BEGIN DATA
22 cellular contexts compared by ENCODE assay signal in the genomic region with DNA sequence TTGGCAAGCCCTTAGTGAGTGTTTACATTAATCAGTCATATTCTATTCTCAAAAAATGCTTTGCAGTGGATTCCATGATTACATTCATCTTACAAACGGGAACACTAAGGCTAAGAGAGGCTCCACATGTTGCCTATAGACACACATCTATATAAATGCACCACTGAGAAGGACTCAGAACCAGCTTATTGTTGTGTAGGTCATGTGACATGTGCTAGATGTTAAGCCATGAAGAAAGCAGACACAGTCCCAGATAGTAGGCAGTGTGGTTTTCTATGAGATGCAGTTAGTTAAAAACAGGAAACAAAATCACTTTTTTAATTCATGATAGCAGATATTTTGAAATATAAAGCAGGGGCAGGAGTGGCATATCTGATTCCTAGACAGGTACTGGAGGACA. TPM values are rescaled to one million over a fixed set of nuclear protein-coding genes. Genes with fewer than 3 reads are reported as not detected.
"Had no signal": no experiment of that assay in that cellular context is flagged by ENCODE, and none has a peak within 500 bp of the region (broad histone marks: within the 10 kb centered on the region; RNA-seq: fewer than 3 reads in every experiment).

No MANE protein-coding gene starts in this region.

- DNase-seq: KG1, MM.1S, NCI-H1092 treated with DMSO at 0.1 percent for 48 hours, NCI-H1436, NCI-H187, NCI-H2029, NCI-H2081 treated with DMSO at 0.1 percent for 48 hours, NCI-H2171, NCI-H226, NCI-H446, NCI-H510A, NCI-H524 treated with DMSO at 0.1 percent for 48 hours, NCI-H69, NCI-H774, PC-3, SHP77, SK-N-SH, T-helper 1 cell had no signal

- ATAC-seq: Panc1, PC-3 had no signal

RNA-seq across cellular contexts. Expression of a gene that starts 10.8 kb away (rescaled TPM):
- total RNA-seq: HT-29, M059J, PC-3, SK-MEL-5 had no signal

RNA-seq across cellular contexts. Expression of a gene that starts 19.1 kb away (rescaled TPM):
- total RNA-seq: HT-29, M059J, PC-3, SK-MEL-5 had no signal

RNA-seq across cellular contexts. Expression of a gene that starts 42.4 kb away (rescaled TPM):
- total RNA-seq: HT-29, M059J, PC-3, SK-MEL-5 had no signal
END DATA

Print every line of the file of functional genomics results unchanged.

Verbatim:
22 cellular contexts compared by ENCODE assay signal in the genomic region with DNA sequence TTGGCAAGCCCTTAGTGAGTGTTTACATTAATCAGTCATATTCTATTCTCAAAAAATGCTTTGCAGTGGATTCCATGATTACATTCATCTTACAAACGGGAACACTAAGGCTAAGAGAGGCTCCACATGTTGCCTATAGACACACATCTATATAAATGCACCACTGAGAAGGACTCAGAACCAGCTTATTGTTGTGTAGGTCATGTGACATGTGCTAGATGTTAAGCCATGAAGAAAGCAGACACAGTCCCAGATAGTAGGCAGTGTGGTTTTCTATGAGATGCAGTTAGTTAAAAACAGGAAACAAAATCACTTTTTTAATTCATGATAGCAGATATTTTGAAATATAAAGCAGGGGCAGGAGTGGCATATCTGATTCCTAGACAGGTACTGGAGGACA. TPM values are rescaled to one million over a fixed set of nuclear protein-coding genes. Genes with fewer than 3 reads are reported as not detected.
"Had no signal": no experiment of that assay in that cellular context is flagged by ENCODE, and none has a peak within 500 bp of the region (broad histone marks: within the 10 kb centered on the region; RNA-seq: fewer than 3 reads in every experiment).

No MANE protein-coding gene starts in this region.

- DNase-seq: KG1, MM.1S, NCI-H1092 treated with DMSO at 0.1 percent for 48 hours, NCI-H1436, NCI-H187, NCI-H2029, NCI-H2081 treated with DMSO at 0.1 percent for 48 hours, NCI-H2171, NCI-H226, NCI-H446, NCI-H510A, NCI-H524 treated with DMSO at 0.1 percent for 48 hours, NCI-H69, NCI-H774, PC-3, SHP77, SK-N-SH, T-helper 1 cell had no signal

- ATAC-seq: Panc1, PC-3 had no signal

RNA-seq across cellular contexts. Expression of a gene that starts 10.8 kb away (rescaled TPM):
- total RNA-seq: HT-29, M059J, PC-3, SK-MEL-5 had no signal

RNA-seq across cellular contexts. Expression of a gene that starts 19.1 kb away (rescaled TPM):
- total RNA-seq: HT-29, M059J, PC-3, SK-MEL-5 had no signal

RNA-seq across cellular contexts. Expression of a gene that starts 42.4 kb away (rescaled TPM):
- total RNA-seq: HT-29, M059J, PC-3, SK-MEL-5 had no signal